They don't write thrillers like this any more. Well, as far as I can see. It's a charming, tautly-written, sharply observed and neatly plotted tale that reminds me of Ian Fleming's James Bond cameo, "The Spy Who Loved Me". (It should also appeal to John D MacDonald fans). The basic ingredients are very similar: a clever young man, who can handle himself fairly well, meets a damsel in distress who has a pack of ruffians out for her blood. Phil, who must surely have been based on some real woman, is deceptively innocent - a facade that our hero quickly penetrates, without being able to decide what she is really up to. The opening lines of the story (after Woodhouse's standard prefatory flash-forward) convey the tone: "I first met Phil on a Thursday evening, in the Oak Room at Mitchells'. She was, so she said, a whore. I was in the same line myself at the time, which I suppose gave us something in common". No vast hazy conspiracies to blow up the entire world here; just ordinary human greed, dishonesty, cowardice and violence, with a dash of technology and a whiff of Caribbean sea air.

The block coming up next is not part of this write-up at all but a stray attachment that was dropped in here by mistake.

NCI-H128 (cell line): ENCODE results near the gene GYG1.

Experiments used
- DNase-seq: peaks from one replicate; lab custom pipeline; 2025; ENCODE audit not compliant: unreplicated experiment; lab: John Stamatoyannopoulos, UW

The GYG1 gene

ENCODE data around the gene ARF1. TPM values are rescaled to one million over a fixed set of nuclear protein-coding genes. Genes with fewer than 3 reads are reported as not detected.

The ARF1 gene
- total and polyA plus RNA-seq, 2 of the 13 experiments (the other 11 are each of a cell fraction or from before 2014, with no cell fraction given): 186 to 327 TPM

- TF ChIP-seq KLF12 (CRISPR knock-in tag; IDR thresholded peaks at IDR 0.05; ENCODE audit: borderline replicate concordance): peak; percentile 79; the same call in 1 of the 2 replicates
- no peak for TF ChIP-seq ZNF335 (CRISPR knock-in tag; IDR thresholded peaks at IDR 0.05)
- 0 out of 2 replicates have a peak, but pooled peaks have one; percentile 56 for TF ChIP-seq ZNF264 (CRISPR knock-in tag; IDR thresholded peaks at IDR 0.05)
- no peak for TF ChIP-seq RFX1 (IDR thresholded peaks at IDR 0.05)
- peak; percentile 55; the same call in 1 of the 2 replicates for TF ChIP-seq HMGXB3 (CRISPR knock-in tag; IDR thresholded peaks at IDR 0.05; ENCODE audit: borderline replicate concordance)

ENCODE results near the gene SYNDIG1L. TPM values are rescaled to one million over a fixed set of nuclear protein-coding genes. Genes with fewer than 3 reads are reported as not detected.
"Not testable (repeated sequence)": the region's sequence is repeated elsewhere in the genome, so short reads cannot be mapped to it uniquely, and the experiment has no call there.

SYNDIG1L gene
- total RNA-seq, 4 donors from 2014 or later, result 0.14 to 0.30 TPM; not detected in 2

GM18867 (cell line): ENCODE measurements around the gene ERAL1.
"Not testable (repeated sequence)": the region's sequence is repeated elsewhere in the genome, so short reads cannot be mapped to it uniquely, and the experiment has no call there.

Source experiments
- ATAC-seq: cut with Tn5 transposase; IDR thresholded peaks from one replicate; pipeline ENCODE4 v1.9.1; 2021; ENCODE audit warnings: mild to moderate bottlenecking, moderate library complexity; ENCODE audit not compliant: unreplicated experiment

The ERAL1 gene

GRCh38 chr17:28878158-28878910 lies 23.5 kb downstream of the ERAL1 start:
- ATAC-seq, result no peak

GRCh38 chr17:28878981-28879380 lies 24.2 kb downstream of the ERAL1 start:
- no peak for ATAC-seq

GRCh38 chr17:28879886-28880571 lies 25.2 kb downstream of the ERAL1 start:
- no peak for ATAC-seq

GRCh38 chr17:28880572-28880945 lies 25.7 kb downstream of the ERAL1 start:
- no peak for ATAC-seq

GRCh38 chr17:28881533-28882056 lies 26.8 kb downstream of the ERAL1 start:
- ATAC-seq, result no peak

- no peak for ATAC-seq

Curiously, Martin Woodhouse wrote this 186-page one-off right in the middle of his Giles Yeoman series: after Tree Frog and Rock Baby /Bush Baby, and before Mama Doll, Blue Bone and Moon Hill. Apart from having nothing to do with government shenanigans, it resembles those books quite closely, and the unnamed hero could easily stand in for Giles Yeoman if he ever took a holiday. Judging by the setting of the book's second half (Montserrat in the West Indies), he may have been inspired by his recent move to that very island paradise.